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Why did a valley outside the old city of Jerusalem named Gehenna get translated as Hell? (Mat 5:22, Mat 5:29, Mat 5:30, Mat 10:28, Mat 18:9, Mat 23:15, Mat 23:33, Mar 9:43, Mar 9:45, Mar 9:47, Luk 12:5, Jam 3:6)


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Have you done any research at all about the different words translated hell and their origins? This sounds either like you have done none at all our you have done so much you already have an opinion and just want us to find it. –  Caleb Jan 1 at 0:22
@ Only he is good. Please explain where you got the impression that Gehenna is a city. I am aware that there is also a valley in Jerusalem which bears the name Geenna, (γέεννα) and used figuratively in the KJV as the place of eternal punishment. That would in fact be the lake of fire and not Hell which will be cast into the lake of fire. Gehenna as defined in Webster: GEHEN'NA ge-hinom, the valley of Hinom, in which was Tophet, where the Israelites sacrificed their children to Moloch.This word has been used by the Jews as equivalent to hell, place of fire or torment and punishment –  Bye Jan 1 at 0:26

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In his commentary on Psa. 27:13, Rabbi David Kimchi explained this phenomenon:

And I believed that I had hope in Yahveh and would see His goodness in the world to come. And this is “in the land of the living” (בארץ חיים). And he called the world to come “the land of the living.” And although the soul has no place or any dwelling on earth, yet as the goodness of the world to come is compared (נמשל) to Gan Eden, which is (literally) a place on earth, it was said by way of a parable (משל) for the understanding of the hearers.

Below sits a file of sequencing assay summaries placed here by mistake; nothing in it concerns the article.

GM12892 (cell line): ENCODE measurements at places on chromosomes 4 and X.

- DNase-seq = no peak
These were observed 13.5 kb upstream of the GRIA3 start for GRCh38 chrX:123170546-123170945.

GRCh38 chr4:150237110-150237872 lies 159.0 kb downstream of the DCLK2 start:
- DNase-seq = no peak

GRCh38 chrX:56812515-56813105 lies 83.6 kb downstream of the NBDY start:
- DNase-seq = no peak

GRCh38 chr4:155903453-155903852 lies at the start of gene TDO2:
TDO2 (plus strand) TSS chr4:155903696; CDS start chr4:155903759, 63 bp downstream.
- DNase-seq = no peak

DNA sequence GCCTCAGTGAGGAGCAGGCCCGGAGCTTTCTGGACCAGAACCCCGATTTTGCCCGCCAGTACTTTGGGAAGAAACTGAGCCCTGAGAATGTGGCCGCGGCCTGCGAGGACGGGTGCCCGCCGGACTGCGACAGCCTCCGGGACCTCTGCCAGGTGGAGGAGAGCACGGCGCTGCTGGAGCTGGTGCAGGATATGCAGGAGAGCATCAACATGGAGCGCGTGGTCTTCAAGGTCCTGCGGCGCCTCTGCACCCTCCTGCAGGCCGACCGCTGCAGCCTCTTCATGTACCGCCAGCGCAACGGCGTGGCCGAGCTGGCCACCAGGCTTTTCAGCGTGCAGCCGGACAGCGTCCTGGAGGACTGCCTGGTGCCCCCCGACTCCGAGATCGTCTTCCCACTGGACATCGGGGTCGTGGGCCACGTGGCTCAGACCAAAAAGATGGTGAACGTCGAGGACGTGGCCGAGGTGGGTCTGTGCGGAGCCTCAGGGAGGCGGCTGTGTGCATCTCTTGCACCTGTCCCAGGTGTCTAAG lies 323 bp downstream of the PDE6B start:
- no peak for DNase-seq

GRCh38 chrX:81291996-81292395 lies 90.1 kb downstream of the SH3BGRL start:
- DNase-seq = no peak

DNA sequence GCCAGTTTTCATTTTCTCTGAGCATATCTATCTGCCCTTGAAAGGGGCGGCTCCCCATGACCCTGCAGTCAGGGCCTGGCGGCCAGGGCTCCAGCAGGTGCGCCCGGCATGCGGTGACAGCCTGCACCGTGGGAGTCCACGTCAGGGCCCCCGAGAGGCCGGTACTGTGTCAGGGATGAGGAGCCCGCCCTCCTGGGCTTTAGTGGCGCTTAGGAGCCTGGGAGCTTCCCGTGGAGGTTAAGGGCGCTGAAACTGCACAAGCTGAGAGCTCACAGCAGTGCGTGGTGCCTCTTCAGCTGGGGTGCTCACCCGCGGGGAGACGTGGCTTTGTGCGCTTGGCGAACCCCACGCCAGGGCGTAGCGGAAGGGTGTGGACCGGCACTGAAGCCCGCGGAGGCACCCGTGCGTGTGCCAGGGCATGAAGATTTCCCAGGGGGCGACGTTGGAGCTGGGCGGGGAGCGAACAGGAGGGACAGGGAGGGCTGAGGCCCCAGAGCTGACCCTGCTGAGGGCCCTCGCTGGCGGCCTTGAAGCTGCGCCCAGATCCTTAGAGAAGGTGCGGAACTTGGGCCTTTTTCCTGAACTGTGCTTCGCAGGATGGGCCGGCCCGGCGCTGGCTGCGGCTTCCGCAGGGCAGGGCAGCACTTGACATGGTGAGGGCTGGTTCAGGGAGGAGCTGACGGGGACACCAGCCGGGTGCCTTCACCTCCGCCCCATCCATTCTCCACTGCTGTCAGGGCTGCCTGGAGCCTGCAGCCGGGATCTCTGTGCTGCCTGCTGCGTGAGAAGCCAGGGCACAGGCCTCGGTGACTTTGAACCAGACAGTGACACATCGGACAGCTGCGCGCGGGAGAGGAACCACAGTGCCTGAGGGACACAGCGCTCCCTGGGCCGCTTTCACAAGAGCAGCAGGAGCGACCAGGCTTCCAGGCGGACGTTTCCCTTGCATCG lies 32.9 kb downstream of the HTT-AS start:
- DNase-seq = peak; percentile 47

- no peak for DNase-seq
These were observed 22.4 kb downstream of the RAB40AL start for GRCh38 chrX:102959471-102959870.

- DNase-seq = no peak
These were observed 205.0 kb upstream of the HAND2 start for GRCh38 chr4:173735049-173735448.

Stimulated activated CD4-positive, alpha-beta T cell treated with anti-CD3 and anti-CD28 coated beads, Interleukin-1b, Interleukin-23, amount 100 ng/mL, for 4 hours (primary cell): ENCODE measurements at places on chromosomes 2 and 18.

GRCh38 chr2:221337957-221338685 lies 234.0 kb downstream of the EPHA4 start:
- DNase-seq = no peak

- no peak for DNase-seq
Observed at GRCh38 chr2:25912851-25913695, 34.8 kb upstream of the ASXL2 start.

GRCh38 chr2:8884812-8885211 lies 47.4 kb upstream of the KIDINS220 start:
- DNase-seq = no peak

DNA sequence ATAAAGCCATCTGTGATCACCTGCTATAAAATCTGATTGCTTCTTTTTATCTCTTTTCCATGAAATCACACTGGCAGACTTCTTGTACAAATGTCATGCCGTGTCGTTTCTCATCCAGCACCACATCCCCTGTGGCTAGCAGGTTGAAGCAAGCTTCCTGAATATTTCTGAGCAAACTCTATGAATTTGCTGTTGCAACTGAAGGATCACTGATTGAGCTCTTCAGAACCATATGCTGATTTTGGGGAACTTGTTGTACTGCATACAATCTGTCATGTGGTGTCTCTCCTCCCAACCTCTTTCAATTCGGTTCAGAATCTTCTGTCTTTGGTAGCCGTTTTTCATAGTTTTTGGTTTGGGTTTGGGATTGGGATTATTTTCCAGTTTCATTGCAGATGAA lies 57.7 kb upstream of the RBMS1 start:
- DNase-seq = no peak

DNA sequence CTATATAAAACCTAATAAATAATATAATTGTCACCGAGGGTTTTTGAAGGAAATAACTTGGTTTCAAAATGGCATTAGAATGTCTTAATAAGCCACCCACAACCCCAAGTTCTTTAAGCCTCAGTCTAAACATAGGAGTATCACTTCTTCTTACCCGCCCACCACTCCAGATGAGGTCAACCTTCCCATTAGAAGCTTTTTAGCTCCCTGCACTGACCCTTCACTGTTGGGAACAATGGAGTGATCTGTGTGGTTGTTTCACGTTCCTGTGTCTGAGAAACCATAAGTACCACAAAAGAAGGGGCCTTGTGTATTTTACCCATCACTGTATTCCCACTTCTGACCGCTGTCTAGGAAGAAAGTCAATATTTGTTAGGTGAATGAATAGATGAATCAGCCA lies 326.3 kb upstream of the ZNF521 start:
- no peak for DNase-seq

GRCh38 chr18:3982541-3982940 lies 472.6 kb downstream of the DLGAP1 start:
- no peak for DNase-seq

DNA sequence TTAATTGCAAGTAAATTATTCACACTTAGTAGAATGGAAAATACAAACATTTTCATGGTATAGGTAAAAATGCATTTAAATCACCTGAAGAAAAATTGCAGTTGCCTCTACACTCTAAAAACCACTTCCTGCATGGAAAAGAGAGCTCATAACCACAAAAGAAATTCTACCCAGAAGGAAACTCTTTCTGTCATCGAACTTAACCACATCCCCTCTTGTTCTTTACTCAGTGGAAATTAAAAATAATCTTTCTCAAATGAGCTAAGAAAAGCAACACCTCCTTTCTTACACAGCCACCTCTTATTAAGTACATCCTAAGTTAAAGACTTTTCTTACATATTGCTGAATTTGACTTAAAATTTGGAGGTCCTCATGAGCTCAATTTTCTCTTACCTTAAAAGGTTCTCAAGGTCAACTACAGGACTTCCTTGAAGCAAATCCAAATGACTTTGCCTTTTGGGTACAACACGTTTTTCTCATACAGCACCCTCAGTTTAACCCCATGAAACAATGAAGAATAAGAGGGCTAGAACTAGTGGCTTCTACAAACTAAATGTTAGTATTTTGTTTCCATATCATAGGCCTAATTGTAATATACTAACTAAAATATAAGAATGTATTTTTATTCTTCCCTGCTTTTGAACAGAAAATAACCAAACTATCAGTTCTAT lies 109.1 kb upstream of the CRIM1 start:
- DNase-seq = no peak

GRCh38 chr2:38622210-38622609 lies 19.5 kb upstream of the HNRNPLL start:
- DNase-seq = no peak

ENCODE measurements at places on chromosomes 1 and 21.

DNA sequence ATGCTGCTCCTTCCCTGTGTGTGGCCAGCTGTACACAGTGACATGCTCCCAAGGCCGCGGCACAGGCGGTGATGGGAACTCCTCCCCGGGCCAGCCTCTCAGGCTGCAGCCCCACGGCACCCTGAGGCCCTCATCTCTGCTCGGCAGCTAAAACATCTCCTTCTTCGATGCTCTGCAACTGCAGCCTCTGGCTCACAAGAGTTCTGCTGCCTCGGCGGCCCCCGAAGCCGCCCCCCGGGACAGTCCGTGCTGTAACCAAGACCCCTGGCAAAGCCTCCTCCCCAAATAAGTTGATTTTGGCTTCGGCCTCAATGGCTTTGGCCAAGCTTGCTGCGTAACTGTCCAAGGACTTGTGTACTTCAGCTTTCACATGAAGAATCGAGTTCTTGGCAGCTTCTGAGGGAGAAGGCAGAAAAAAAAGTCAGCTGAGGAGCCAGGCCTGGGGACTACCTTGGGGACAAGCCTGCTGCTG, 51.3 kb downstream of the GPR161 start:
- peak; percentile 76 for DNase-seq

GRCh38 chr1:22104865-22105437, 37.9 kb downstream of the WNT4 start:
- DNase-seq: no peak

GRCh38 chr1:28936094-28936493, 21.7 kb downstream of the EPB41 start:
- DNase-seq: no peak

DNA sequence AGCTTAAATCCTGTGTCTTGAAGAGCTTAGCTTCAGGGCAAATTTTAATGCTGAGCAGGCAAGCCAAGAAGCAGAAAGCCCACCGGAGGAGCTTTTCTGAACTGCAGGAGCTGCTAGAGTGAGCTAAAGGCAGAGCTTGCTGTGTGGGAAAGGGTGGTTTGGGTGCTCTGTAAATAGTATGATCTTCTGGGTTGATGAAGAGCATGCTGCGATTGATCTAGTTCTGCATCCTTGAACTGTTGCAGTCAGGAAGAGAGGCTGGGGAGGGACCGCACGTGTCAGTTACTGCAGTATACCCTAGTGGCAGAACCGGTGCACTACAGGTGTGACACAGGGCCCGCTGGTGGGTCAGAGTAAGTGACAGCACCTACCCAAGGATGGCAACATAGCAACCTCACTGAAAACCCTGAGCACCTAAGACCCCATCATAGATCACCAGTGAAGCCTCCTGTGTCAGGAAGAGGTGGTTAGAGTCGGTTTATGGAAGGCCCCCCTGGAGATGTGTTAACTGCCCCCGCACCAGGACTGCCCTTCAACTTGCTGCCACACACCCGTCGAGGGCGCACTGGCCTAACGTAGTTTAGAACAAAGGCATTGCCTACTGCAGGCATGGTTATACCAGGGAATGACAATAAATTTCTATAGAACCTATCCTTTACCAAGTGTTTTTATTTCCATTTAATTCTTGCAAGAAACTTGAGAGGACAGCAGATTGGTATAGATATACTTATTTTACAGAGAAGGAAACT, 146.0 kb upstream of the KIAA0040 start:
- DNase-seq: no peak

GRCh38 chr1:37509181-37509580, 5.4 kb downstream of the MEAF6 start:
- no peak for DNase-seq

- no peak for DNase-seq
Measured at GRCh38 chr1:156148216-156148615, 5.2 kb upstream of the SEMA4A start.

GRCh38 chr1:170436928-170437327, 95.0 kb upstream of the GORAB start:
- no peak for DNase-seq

האמנתי שיש לי תקוה בח”י ואראה בטובו לעולם הבא. וזהו בארץ חיים. וקרא לעולם הבא ארץ חיים, ואף על פי שאין לנשמה מקום וכל שכן ארץ. אלא לפי שנמשל טוב עולם הבא לגן עדן, שהוא מקום בארץ, להבין השומעים נאמר דרך משל.

Likewise, the judgment of the wicked is called “Gehinnom.” And it is (literally) a place on earth near Yerushalaim. And it is a repulsive place, and they throw unclean things and corpses there, and there was always fire there to burn the unclean things and the bones of the corpses. Therefore, the judgment of the wicked is called “Gehinnom” (גיהנם) by way of a parable (משל). And the reward of the righteous is called “Gan Eden,” which is the most remarkable place on earth, and it is called “the land of the living” since when a man is expelled from there, he is sentenced to death.

כמו שנקרא גם כן משפט הרשעים גיהנם והוא מקום בארץ סמוך לירושלים, והוא מקום נמאס ומשליכים שם הטומאות והנבילות, והיה שם אש תמיד לשרוף הטומאות ועצמות הנבילות, לפיכך נקרא על דרך משל משפט הרשעים גיהנם. ונקרא שכר הצדיקים גן עדן, שהוא מקום המשובח בארץ והוא נקרא ארץ חיים, כי כאשר גורש האדם משם נקנסה עליו מיתה.

For more information, you may see my blog post entitled, "Gehinnom."

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But I want to know why, the concept of being thrown into a grave (Sheol) or a pile of burning dead bodies (Gehinnom) Was mixed with the analogy of Anger and Depression (Weeping and Gnashing of the teeth) Then mixed with Enoch's Interpretation of the walk through of Sheol where a divide was placed between the righteous and the unrighteous. Three Separate Concepts now built together to create this eternal place of punishment of torment. Hell was translated in Matt 11:23, Matt 16:18, Luke 10:15, Luke 16:23, Act 2:27, and Act 2:31 as Hades. And the only other mention is in 2 Peter 2:4 (Tartaroō). –  Only he is good. Jan 11 at 17:07

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